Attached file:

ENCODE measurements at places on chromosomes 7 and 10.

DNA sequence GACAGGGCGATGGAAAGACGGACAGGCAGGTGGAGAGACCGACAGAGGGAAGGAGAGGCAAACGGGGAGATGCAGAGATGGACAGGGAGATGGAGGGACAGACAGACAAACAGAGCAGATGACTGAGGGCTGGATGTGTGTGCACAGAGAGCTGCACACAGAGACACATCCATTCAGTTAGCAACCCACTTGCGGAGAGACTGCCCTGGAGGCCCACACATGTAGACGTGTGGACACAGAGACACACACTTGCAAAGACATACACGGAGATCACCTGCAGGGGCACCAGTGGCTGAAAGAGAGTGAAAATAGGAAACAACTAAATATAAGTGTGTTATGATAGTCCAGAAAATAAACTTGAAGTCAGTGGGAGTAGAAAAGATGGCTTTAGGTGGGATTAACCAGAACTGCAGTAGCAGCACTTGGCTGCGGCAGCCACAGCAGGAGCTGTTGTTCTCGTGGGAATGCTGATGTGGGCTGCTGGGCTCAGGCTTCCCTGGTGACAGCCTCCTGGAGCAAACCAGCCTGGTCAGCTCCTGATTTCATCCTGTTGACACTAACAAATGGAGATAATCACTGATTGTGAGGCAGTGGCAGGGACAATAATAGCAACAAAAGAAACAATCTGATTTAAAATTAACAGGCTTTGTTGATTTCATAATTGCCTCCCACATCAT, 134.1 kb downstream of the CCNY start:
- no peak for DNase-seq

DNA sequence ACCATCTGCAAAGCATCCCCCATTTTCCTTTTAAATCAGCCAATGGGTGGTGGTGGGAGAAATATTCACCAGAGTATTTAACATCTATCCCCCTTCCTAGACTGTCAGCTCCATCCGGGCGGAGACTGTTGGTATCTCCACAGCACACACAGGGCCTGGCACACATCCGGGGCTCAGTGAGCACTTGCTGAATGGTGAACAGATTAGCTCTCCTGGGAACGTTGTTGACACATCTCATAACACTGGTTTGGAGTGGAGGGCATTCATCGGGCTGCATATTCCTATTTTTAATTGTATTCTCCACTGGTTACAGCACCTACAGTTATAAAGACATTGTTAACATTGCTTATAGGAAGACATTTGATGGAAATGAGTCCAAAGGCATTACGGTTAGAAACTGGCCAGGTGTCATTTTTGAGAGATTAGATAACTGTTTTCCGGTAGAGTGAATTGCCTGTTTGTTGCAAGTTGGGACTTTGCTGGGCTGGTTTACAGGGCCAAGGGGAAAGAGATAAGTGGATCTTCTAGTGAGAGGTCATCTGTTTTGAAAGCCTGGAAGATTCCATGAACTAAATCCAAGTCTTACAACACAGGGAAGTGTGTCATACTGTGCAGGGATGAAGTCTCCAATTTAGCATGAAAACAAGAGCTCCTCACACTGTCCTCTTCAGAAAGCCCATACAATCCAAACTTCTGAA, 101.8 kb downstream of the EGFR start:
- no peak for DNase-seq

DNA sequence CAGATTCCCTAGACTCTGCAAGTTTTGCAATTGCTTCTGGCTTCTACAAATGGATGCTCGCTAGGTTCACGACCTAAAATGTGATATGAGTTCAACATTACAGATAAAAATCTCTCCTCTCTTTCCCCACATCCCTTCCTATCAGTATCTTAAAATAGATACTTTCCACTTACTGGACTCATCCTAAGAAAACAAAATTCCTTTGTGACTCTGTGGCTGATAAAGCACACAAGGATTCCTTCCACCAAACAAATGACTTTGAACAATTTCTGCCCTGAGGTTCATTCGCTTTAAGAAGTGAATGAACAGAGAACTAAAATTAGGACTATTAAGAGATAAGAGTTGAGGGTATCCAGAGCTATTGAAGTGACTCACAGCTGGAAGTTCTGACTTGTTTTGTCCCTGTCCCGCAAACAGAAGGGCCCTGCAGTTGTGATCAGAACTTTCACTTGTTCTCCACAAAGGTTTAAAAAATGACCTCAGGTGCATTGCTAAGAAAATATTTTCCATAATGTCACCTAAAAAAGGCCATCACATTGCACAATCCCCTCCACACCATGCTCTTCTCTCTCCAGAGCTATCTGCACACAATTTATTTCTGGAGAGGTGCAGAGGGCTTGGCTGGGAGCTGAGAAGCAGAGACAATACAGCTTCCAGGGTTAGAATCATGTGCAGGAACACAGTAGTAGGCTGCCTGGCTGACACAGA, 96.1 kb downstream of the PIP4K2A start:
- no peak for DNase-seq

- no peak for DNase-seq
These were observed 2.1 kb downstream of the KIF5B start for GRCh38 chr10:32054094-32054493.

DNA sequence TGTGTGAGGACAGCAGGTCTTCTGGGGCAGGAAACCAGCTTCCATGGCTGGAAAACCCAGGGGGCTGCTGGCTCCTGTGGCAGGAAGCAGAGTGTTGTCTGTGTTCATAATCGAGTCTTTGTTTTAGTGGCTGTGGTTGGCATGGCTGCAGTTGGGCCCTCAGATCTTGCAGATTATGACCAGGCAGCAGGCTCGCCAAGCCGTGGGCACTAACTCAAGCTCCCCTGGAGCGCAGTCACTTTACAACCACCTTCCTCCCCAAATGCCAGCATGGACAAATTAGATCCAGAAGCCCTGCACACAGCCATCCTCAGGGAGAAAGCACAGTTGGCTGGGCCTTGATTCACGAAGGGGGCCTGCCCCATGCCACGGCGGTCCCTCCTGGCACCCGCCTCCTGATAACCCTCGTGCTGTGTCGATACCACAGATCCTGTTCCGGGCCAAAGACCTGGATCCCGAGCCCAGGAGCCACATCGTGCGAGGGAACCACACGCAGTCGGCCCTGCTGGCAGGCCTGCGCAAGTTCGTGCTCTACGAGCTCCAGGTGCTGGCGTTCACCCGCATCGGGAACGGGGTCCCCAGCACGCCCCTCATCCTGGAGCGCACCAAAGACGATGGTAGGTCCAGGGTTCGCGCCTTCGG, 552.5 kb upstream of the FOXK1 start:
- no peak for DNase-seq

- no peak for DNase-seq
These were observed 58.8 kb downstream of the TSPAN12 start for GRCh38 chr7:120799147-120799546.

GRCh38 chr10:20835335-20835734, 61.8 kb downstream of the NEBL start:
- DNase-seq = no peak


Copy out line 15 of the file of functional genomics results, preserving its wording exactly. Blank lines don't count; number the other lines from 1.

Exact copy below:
- DNase-seq = no peak